|News Bulletin March 2021: |
Domestic Abuse Bill in the House of Lords
Good news: Victory against “parental alienation”
The Domestic Abuse Bill is now going through Report stage in the House of Lords. This is when Lords can put amendments to the Bill which can be voted on.
Yesterday (8 March) we were lobbying Lords to OPPOSE an amendment which would have included in the definition of domestic abuse ‘behaviour deliberately designed to damage the relationship between a child of the parent and the other parent’. This would open the way for violent fathers to allege ‘parental alienation’ or to claim that mothers or children who report domestic violence, especially sexual violence, are actually domestic abusers! The amendment described parental alienation but without calling it that, and it was potentially dangerous to women and children whom the Bill aims to protect.
There was significant opposition to this amendment particularly from Baroness Bennett and Baroness Helic who both spoke really well against it – see their speeches here.
At the end of the discussion the government made clear they are opposed to “parental alienation” being in the Bill, and the amendment was withdrawn! Victory to all those of us who have been exposing the how PA has fast become the default argument of abusers against any mother who raises safety concerns. BUT there is reference to PA in the “Statutory Guidance” which goes along with the Bill and we need to keep up the pressure to get it out altogether . . . watch this space. See our full briefing to the Lords here
Tomorrow 10 March: Presumption of contact
We are urging Lords to SUPPORT amendment 42 by Baroness Jenny Jones. This would change the presumption of contact and prohibit unsupervised contact when there has been domestic abuse. As many of you know, the presumption of contact pervades Children’s Services, CAFCASS and the whole family court process and is used by abusive fathers to insist on unsupervised access and even residence of their children, with deeply harmful and even lethal consequences.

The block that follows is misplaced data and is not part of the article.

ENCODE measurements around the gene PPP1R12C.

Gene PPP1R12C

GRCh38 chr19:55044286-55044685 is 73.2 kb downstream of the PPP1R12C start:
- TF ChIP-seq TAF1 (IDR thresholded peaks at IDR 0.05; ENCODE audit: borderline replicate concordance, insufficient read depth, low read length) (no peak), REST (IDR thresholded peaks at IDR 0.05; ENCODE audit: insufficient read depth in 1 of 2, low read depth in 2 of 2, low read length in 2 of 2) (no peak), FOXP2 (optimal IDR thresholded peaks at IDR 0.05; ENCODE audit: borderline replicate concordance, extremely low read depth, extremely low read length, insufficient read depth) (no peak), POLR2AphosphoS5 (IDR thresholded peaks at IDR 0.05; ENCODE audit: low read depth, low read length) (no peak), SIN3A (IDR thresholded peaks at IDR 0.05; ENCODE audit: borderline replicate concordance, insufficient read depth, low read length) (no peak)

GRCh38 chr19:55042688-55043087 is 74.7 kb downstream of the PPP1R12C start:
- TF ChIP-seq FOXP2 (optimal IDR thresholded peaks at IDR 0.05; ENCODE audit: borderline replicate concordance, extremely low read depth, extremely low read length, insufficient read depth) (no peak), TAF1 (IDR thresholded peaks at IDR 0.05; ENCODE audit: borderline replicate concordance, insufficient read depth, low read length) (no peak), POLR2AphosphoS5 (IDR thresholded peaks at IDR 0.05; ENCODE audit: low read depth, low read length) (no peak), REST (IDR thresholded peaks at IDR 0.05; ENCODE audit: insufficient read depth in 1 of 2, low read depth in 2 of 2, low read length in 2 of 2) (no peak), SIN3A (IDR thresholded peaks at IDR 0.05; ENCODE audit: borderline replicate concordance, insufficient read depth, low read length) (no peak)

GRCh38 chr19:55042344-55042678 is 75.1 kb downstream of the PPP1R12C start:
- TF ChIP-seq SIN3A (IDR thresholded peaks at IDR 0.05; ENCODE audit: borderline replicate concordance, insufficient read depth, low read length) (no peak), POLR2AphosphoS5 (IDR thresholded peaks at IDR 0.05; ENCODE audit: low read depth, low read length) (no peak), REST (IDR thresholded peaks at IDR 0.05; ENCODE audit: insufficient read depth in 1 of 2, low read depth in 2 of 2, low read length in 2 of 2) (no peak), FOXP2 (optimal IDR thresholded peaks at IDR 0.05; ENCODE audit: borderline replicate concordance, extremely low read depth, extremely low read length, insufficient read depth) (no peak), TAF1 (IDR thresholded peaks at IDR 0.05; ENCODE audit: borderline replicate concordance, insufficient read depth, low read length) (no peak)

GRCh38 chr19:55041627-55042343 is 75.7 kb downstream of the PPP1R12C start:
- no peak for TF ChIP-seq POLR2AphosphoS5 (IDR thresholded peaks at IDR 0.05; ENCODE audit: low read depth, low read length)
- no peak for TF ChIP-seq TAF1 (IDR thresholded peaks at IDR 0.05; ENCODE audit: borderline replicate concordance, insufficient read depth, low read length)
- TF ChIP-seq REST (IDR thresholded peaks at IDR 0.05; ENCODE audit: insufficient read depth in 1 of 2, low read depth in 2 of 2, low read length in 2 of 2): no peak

It is urgent for Lords to speak in favour of and vote for this amendment – see our briefing here. It would be very good if you would write to the Lords (contact details here) and say something like:
I/we urge you to support Amendment 42 proposed by Baroness Jones to amend the presumption of contact and prohibit unsupervised contact in cases of domestic abuse. If you have been in the family court and have had to fight what the Harm Report calls the “pro contact culture” it will be helpful to tell them – briefly – how this has affected you and your children. Don’t include the names of your children or any parties in court (except the judge which is public information) as this could breach any court order you are under.
Other amendments we are supporting are in our briefing.
Also, we thought you might want to know about this important forthcoming online event: Strengthening Bonds: Abolishing the Child Welfare System and re-envisioning child well-being. Register here. Programme here.
Organisers say: The Columbia Journal of Race and Law is thrilled to announce its upcoming Symposium, Strengthened Bonds: Abolishing the Child Welfare System and Re-Envisioning Child Well-Being in collaboration with Columbia Law School. The symposium marks the 20th anniversary of the groundbreaking book, Shattered Bonds: The Color of Child Welfare by law professor Dorothy Roberts. The virtual symposium will kick off with a keynote address by Professor Roberts, followed by a panel of responders, on the evening of March 25, 2021. Over the subsequent two days, March 26 and March 27, academics from multiple disciplines, as well as impacted parents and youth, community members, advocates, and activists, will present the papers that will comprise the two issues the Columbia Journal of Race and Law is devoting to this symposium.